In their book Living in Hope, Cindy Mikluscak-Cooper, R.N., and Emmett E. Miller, M.D., list some traits that long-term survivors with AIDS have in common. Many are similar to those of long-term cancer survivors. The ones appearing here are applicable to individuals suffering from all serious illness, whether it is life-threatening or not.
These traits include the following:
+ Having a sense of personal responsibility for their health and a sense that they can influence it.
+ Having a sense of purpose in life.
+ Finding new meaning in life as a result of the illness itself.
+ Having previously mastered a life-threatening illness or other life crisis.
+ Having accepted the reality of their diagnosis, yet refusing to believe that it is a death sentence.
+ Having an ability to communicate their concerns to others, including concerns regarding the illness itself.
+ Being assertive and having the ability to say no.
+ Having the ability to withdraw from involvements and to nurture themselves.
+ Being sensitive to their body and its needs.
Other common traits among long-term AIDS survivors that speak to the healing power of the mind are addressed in Scott J. Gregory’s book A Holistic Protocol for the Immune System. Ten points in particular stand out, summarized as follows:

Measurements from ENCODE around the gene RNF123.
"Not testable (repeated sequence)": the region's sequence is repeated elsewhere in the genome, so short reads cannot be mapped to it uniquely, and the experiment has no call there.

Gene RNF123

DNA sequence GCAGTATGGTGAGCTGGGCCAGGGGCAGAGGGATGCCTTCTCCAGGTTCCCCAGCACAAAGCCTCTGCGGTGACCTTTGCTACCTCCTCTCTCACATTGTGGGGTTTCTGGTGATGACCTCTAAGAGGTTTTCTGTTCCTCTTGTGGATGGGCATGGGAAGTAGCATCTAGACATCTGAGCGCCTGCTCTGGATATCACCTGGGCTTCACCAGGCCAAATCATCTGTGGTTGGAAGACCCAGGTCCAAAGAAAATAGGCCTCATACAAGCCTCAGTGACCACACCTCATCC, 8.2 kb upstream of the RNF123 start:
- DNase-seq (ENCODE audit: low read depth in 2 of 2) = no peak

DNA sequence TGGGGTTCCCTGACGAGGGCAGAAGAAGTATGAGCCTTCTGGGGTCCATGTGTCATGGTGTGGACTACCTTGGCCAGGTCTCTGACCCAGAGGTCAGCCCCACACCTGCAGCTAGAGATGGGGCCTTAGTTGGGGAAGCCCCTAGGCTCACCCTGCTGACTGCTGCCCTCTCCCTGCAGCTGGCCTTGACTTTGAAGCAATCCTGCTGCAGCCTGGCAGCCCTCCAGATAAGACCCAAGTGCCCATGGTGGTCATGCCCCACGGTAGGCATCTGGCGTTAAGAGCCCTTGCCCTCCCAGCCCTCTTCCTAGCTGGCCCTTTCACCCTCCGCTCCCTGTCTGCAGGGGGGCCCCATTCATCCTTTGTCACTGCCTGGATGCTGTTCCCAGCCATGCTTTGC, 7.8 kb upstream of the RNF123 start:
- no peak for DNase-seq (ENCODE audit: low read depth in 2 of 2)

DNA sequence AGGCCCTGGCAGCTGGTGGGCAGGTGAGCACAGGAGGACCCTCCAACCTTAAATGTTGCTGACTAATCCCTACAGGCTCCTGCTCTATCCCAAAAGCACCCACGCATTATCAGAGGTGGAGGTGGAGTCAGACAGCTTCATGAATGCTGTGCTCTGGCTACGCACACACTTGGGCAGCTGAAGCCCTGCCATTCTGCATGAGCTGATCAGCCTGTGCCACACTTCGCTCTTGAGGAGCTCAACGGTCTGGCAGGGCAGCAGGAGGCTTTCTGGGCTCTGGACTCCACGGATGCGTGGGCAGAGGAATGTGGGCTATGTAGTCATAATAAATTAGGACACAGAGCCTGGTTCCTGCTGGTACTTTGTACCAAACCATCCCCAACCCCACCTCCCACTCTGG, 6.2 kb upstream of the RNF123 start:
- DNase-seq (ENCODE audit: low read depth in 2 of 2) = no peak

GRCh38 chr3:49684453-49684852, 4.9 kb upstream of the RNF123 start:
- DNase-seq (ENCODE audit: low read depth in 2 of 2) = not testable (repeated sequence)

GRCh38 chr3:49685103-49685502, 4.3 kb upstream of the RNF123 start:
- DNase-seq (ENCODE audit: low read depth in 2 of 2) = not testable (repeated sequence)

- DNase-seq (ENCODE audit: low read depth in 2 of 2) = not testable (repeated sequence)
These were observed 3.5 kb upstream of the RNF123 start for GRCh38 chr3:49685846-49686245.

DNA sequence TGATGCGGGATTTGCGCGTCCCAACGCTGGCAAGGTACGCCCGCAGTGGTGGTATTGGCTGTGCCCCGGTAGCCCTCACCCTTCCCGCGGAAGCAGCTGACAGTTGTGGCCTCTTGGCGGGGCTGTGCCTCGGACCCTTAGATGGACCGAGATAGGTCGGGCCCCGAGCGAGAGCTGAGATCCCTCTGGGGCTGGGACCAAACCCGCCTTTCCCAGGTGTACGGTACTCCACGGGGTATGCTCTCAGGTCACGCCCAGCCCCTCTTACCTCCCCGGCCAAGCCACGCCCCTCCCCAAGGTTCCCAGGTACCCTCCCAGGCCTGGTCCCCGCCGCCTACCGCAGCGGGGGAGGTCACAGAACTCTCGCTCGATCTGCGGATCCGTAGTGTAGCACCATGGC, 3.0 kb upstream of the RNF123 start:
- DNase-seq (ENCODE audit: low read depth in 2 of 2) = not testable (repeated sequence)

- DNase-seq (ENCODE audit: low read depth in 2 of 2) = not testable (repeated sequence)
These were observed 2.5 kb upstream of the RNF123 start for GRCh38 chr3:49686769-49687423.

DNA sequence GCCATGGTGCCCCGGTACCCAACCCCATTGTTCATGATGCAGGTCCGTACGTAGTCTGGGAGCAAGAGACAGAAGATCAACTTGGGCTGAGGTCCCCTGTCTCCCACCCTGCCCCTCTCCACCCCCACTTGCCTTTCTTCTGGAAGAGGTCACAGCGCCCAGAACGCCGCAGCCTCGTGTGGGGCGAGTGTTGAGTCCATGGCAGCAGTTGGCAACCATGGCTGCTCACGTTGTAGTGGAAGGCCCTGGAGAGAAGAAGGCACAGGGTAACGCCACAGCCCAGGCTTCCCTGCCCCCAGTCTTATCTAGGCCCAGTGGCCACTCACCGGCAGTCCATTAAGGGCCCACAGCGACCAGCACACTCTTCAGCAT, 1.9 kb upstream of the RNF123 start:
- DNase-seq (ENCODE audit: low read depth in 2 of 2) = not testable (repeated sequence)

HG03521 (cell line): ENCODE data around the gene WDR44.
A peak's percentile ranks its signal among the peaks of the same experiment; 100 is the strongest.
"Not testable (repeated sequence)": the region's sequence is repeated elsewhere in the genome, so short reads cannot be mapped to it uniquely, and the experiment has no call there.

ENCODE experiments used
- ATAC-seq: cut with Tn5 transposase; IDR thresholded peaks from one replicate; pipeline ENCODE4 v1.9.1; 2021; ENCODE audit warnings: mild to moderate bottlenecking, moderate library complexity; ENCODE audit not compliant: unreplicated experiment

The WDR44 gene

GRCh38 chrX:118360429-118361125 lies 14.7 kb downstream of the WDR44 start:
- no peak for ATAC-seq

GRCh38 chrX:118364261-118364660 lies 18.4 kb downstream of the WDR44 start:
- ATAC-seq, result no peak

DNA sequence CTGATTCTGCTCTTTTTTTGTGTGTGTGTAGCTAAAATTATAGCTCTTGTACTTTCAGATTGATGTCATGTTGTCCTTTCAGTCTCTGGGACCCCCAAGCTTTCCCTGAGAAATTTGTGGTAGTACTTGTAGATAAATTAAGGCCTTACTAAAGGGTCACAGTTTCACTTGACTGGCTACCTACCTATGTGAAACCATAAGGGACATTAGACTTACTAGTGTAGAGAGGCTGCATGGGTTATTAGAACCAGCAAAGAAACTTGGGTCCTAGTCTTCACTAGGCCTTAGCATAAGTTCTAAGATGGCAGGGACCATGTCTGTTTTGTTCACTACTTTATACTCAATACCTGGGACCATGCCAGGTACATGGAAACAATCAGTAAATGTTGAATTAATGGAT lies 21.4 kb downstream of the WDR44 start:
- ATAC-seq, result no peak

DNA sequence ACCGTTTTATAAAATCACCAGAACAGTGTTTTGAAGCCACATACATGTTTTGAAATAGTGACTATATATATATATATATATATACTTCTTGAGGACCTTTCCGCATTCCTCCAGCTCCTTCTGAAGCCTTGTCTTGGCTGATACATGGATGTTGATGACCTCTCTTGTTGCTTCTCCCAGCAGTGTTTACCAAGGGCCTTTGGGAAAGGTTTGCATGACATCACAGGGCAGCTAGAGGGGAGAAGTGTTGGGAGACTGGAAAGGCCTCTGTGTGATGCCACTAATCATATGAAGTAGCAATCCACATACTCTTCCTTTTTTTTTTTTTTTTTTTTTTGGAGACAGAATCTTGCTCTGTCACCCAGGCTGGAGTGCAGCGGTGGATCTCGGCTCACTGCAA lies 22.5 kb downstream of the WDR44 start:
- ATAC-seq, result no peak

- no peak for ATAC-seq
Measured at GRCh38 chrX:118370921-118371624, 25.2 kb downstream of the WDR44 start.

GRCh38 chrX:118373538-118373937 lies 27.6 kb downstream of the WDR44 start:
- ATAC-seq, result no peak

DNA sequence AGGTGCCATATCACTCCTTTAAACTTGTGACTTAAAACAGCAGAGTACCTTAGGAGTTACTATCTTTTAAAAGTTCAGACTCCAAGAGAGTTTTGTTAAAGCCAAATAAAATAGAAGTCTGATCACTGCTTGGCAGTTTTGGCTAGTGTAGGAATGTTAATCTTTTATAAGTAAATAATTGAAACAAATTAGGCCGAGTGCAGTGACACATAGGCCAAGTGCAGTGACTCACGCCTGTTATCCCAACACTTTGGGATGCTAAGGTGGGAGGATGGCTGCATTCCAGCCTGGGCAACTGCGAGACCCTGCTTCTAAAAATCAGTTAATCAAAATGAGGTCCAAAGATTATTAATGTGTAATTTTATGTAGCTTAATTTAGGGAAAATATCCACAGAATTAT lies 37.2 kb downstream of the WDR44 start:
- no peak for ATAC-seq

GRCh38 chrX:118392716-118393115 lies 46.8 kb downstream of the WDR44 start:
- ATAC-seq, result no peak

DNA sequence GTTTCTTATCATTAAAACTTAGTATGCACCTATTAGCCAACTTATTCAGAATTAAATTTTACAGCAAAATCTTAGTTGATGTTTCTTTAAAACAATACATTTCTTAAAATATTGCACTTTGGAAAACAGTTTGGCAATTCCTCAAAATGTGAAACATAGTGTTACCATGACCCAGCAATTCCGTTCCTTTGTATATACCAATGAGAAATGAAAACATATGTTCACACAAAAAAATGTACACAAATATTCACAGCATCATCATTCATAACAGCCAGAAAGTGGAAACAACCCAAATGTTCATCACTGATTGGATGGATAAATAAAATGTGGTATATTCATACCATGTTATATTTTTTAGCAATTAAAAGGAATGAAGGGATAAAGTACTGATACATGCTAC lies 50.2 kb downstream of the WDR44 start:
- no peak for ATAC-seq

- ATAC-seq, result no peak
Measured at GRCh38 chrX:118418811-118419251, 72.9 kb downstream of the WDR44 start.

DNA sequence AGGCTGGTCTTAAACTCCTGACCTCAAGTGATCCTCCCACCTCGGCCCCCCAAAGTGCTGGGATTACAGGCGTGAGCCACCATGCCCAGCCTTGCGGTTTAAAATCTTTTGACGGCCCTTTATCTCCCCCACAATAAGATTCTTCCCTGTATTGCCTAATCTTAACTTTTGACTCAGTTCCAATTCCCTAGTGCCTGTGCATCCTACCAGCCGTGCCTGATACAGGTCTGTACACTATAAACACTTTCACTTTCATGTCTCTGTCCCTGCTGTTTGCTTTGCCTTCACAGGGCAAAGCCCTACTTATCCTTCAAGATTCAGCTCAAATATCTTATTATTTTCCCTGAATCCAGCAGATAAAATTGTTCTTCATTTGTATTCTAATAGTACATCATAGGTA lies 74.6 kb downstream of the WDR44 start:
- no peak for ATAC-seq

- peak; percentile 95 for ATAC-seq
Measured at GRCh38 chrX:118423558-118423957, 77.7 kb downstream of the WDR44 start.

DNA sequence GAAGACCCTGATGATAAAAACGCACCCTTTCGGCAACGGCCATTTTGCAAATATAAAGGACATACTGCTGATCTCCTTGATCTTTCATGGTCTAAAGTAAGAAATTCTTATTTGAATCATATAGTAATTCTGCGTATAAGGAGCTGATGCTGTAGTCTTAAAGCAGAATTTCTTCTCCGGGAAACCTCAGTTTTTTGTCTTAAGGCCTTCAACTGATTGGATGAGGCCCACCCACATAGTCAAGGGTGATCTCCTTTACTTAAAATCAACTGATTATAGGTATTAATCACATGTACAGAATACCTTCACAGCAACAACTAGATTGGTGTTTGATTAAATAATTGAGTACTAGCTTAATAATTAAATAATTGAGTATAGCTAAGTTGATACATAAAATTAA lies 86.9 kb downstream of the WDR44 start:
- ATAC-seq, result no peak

1. They had expectations of favorable results regarding their situation.
2. They took charge of their healing and took control of decisions that vitally affected their lives.
3. They developed a sense of humor and learned to laugh.
4. They developed compassion toward others.
5. They were patient in their expectations and did not expect to be healed overnight.
6. They changed their attitudes about themselves and developed a stronger self-image.
7. They realized that there was no one thing that could cure them and sought a combination of life-reinforcing factors and modalities.
8. They had no fear of death—or life.
9. They educated themselves in prevention and treatment.
10. They were fighters.
An important component in the mind body healing process is creating an environment that will facilitate the healing power of the mind. This is not unlike a farmer preparing the soil in expectation of an abundant crop. While the environment will differ according to our personal needs and life situation, it involves often-overlooked aspects of ourselves: our emotional being and our mental being. The following sections offer a few ideas that can enhance self-nurturing on emotional, mental, and even spiritual levels.
Nurturing the Emotional Self
Our emotions play an important role in health and disease. Positive feelings produce neurochemicals that strengthen the immune system; negative, repressed, or distorted emotions can decrease immune response and open the door to a variety of health problems. This is why emotional well-being is an important aspect of healing your body with your mind. Rather than try to repress, deny, or control our emotions, we need to nourish and guide them so that they can help us become integrated and whole.